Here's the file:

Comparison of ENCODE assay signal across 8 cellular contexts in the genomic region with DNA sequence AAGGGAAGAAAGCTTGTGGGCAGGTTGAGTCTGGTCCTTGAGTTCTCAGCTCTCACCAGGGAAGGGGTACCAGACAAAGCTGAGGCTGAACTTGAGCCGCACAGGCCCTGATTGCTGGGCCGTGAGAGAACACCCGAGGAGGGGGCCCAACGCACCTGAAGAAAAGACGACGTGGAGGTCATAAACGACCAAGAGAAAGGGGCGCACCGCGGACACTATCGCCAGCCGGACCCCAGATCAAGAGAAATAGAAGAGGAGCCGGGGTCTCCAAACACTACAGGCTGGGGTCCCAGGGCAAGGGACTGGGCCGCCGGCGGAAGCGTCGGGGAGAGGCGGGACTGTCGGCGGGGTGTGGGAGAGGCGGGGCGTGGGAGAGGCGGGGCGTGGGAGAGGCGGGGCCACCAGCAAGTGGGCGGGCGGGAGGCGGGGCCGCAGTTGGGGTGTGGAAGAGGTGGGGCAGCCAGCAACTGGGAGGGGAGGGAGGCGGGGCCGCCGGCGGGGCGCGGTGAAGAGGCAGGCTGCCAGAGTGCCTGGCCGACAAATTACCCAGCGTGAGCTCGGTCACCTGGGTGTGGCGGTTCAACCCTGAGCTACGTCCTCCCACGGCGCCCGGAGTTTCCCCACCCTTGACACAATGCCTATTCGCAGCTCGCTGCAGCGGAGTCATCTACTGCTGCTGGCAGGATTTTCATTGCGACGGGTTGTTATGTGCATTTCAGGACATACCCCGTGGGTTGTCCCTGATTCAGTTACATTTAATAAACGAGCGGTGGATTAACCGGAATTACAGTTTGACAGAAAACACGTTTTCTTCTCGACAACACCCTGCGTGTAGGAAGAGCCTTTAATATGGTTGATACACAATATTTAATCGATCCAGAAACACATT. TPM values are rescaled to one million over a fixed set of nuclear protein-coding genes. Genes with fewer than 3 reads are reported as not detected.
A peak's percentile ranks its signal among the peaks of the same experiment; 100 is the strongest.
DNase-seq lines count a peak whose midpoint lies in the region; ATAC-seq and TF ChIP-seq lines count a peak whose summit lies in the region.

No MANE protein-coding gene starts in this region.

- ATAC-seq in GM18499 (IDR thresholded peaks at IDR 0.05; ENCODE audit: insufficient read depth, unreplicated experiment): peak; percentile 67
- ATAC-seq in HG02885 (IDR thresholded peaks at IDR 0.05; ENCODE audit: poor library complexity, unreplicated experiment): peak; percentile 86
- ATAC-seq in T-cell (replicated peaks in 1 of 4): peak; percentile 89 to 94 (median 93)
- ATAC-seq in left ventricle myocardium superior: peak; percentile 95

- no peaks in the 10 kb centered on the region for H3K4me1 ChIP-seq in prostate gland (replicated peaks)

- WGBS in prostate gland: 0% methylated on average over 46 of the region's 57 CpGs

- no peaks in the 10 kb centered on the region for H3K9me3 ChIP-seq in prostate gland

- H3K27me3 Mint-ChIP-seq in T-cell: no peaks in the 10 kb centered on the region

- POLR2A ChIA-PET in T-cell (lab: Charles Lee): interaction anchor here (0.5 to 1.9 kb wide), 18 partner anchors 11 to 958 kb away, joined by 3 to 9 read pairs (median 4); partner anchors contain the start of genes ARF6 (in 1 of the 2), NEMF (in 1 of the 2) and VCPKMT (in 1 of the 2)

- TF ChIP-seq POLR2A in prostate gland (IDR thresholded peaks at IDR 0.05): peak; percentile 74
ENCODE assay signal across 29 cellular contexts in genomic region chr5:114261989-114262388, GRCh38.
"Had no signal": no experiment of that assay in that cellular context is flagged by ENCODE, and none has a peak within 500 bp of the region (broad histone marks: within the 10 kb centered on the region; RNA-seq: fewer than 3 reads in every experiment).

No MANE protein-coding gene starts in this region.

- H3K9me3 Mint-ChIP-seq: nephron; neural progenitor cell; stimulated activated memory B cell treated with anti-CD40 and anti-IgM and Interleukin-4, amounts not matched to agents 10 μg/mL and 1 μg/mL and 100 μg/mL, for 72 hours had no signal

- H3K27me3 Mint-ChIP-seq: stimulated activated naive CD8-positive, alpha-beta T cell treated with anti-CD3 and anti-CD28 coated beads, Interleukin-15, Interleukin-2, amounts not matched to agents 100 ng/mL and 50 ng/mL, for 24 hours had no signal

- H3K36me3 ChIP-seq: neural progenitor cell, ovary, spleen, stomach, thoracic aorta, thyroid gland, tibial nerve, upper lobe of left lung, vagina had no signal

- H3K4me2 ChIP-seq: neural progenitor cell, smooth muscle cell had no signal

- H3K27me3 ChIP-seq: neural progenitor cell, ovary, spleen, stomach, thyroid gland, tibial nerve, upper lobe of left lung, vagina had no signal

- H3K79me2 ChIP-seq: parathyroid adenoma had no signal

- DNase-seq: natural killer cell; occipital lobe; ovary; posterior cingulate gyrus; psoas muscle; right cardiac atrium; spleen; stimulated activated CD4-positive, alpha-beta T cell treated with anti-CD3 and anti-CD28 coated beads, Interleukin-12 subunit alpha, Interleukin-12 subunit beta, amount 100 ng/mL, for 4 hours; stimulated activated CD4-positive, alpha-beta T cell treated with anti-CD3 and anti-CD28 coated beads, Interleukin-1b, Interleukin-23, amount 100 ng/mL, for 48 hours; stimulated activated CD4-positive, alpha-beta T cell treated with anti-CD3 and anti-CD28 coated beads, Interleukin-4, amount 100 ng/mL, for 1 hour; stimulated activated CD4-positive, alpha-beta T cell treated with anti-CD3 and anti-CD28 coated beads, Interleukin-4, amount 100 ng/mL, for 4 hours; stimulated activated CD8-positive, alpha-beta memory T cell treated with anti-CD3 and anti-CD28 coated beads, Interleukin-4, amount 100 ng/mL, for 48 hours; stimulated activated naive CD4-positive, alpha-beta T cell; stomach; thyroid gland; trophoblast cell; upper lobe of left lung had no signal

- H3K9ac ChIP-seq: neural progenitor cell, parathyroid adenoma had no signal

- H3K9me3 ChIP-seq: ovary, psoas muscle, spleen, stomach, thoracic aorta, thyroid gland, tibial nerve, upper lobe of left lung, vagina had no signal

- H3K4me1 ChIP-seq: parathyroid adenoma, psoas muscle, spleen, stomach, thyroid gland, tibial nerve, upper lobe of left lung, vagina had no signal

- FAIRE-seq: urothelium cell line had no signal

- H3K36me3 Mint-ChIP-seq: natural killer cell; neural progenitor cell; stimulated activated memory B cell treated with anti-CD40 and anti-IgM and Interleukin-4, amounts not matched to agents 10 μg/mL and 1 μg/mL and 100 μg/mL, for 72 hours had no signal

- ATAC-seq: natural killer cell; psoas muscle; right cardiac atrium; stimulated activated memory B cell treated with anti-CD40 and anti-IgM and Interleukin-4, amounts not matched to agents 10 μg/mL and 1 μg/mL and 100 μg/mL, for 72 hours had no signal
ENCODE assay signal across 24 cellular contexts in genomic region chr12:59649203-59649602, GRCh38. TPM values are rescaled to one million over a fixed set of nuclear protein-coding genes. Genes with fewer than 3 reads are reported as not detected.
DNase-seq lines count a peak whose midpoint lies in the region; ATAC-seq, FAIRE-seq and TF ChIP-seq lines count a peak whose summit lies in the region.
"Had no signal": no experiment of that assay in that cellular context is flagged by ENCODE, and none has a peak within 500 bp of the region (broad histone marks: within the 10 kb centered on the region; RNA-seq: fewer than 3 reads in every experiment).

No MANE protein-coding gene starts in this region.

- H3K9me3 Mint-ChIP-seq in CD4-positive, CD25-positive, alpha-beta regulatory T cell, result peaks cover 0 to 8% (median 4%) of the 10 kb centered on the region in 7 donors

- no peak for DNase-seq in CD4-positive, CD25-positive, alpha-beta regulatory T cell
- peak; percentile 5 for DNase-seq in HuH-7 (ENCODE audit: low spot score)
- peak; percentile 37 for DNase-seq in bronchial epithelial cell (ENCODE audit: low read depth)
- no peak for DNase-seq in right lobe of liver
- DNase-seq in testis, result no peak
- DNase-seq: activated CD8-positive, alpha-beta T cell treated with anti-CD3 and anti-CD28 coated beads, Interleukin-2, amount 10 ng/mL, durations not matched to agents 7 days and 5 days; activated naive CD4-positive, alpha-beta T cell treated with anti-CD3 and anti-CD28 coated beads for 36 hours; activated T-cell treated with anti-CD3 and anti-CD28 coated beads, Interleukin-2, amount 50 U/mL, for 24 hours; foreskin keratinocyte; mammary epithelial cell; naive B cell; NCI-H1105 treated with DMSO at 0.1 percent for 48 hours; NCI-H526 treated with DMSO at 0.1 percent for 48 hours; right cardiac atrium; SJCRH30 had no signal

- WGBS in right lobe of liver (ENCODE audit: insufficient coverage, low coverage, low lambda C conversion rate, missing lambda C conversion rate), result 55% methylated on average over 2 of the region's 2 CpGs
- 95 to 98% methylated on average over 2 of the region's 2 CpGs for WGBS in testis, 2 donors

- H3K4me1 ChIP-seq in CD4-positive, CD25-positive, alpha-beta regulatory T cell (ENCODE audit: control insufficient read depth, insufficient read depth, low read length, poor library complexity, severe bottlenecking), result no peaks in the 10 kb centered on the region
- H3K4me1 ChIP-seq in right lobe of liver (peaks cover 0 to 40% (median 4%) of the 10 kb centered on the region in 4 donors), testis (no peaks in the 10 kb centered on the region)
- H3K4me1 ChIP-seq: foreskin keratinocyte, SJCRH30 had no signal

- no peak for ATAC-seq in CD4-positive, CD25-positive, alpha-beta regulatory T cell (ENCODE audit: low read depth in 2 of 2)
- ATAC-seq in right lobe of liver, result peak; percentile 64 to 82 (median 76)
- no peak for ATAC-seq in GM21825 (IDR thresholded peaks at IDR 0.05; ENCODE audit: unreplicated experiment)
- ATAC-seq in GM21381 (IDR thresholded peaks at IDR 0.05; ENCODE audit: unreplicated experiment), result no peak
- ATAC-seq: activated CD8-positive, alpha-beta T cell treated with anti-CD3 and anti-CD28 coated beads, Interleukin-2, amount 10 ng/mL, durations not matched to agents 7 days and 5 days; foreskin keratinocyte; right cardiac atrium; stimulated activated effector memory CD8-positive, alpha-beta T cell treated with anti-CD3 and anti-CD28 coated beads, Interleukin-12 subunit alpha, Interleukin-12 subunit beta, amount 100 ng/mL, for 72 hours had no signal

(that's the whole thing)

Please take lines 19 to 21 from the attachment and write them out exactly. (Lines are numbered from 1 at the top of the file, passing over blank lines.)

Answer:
- H3K27me3 Mint-ChIP-seq: stimulated activated naive CD8-positive, alpha-beta T cell treated with anti-CD3 and anti-CD28 coated beads, Interleukin-15, Interleukin-2, amounts not matched to agents 100 ng/mL and 50 ng/mL, for 24 hours had no signal

- H3K36me3 ChIP-seq: neural progenitor cell, ovary, spleen, stomach, thoracic aorta, thyroid gland, tibial nerve, upper lobe of left lung, vagina had no signal

- H3K4me2 ChIP-seq: neural progenitor cell, smooth muscle cell had no signal